His later views are very cogently and consistently expressed in the Preface which he wrote to the French edition of Elie Favre’s History of Art. He calls his preface, “A Sense of Wonder.”4 This is an important title, for it implies that he is going to contrast the “sense of wonder” with the intellect. And this in fact is what he does. For example, he says, “Above all, he [Elie Favre] was a devout worshipper of the creative spirit in man. His approach, like our own Walt Whitman’s, was nothing less than cosmic.” This already has a pantheistic ring about it. Later on he continues, “What impact his work may have today, particularly on the young who are almost immune to wonder and mystery because of all the knowledge which has been crammed into their heads, I do not know.” This is a significant sentence because he has set the intellect and knowledge against the sense of wonder. One’s intellect would lead one only to the lower story of rationality and logic where there is no meaning in life, only machines. But in contrast to this one has a sense of wonder which bypasses the rational, and this sense is very much related to the use of the word awe that is so much in vogue today. The intellect is divorced and rejected. 

A swift glance at Miller’s introduction might lead the reader to think that he had suddenly become a Christian. He uses words and phrases which sound so correct. Thus, “In investing himself (man) with the powers of a god, man has divorced himself from God — and from the universe as well. That which was his inheritance, his gift and salvation, he has vitiated through pride and arrogance of intellect. He has not only turned his back on the source, he is no longer aware that there is a source, the source from which, as the Good Book says, all blessings flow.”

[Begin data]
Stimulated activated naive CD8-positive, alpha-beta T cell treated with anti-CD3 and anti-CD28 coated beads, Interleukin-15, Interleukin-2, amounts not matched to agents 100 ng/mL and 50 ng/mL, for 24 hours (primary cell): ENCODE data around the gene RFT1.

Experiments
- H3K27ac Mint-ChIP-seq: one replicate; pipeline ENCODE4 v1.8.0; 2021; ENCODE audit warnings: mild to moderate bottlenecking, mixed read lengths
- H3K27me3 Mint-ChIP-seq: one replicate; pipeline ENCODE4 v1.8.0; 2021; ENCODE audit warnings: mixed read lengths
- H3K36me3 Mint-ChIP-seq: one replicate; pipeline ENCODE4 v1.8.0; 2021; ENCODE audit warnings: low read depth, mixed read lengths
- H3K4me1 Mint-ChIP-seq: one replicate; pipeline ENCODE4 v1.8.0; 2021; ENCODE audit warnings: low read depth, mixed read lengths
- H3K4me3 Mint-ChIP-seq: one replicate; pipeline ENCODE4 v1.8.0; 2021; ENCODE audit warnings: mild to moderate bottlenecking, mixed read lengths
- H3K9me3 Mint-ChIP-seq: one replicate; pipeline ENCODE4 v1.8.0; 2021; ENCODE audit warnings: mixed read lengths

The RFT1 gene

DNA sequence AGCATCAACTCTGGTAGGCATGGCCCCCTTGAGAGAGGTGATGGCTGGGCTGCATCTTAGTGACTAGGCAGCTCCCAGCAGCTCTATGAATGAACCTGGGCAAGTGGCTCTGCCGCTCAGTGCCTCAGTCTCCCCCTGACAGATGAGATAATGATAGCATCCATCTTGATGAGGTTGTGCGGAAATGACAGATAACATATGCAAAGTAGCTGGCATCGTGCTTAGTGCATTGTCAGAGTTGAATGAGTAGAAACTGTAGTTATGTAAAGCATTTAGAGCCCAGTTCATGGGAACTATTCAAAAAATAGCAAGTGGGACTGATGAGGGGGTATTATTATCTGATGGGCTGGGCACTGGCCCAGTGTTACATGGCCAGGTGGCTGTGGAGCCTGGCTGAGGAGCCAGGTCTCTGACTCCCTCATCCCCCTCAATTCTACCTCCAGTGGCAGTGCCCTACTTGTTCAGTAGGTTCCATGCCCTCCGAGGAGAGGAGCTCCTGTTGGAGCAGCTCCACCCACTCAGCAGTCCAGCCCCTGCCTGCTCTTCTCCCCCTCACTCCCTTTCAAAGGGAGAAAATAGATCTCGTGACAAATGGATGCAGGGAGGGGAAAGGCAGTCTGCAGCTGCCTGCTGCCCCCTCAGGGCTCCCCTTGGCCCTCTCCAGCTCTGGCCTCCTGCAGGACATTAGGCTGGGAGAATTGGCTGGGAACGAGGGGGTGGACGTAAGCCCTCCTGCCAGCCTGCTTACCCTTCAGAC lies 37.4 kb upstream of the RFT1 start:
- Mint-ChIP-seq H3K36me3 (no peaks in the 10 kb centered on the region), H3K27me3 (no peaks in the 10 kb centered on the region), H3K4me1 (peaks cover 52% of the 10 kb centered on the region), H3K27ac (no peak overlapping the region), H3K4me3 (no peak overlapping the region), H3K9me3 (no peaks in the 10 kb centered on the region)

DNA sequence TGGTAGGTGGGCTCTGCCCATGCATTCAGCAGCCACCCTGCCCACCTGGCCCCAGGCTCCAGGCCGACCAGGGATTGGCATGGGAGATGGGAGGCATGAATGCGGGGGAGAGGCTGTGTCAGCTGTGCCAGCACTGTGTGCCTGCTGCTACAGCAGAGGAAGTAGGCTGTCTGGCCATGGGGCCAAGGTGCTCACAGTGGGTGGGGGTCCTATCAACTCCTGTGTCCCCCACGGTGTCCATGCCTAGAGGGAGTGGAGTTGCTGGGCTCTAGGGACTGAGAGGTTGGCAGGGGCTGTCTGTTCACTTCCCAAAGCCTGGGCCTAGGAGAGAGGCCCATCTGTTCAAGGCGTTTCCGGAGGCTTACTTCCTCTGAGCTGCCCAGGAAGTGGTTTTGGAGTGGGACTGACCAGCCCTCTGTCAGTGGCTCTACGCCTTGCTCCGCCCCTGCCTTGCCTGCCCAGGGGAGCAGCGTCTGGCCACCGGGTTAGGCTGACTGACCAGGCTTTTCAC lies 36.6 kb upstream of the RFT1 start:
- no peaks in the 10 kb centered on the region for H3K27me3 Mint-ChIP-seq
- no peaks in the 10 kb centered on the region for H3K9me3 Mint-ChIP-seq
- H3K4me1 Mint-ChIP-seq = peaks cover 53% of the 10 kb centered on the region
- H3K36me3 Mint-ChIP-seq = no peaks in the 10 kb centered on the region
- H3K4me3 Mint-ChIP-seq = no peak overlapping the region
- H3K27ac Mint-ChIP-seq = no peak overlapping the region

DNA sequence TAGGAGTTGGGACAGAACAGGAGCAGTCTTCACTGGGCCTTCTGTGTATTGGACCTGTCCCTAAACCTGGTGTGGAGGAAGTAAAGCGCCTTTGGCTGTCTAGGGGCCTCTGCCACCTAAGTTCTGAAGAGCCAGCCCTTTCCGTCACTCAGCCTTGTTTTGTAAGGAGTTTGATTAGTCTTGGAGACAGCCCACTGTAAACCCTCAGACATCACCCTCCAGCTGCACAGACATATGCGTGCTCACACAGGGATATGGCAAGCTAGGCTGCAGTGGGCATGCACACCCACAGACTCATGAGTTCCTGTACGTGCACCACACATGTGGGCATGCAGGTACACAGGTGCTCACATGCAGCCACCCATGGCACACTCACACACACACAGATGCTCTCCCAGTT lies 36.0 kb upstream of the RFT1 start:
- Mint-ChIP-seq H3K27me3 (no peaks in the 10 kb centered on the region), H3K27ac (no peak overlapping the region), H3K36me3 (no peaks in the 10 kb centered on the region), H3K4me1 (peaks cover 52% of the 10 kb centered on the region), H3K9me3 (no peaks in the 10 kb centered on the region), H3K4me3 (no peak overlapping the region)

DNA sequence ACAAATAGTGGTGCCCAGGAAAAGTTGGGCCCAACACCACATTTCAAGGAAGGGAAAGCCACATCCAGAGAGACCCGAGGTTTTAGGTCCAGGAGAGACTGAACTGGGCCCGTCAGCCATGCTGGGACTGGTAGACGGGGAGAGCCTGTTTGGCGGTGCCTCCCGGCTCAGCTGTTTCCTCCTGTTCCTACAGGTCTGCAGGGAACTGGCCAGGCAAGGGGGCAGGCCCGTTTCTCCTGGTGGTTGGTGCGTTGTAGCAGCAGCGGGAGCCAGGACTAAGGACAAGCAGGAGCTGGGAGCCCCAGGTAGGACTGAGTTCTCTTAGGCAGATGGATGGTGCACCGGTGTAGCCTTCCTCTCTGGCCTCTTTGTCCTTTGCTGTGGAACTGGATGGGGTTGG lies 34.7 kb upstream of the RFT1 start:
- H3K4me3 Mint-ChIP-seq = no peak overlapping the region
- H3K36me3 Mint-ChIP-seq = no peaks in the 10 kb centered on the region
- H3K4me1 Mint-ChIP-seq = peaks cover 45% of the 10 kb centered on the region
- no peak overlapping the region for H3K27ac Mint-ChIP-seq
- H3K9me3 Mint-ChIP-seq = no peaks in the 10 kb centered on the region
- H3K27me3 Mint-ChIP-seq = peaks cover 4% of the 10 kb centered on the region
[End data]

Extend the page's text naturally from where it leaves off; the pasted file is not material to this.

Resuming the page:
It sounds most credible, and there is more to come: “The spirit which first breathed upon the waters will create anew…. There is no last word, unless it be the Word itself: ‘In the beginning was the Word, and the Word was with God, and the Word was God.’” We are forced on the basis of this to ask, “Is Henry Miller one of us?” But the answer, which is negative, can be gleaned from a full reading of what he has said in this Preface. 

He says, “It forces me, the knowledge of this truth, to observe as I have again and again that behind all creation, whether human or divine, lies an impenetrable mystery. All those epoch-making names which he [Favre] reels off in his works, devastating forces when one thinks on it, because forces for good and evil simultaneously, all bear witness to the inexhaustible energy which  (PAGE 81) invests even the tiniest particle of matter and demonstrate in miraculous everyday fashion that what is called matter or substance is but the adumbration of a luminous reality too powerful for our feeble senses to apprehend.” There is a strong connection here with what Salvador Dali says concerning the dematerializing of the universe. 

It must be plain that the later Henry Miller cannot in any sense be called a Christian. He is doing the same as Salvador Dali and the new theologians are doing—namely, using Christian symbols to give an illusion of meaning to an impersonal world which has no real place for man. 

This is Henry Miller, the writer of The Tropics, who in this preface takes up basically the same position as the new theologians. We have ample warning not to accept the “god words” of many modern theologians without being certain that they, like Henry Miller, are not using these words to give an illusion of meaning.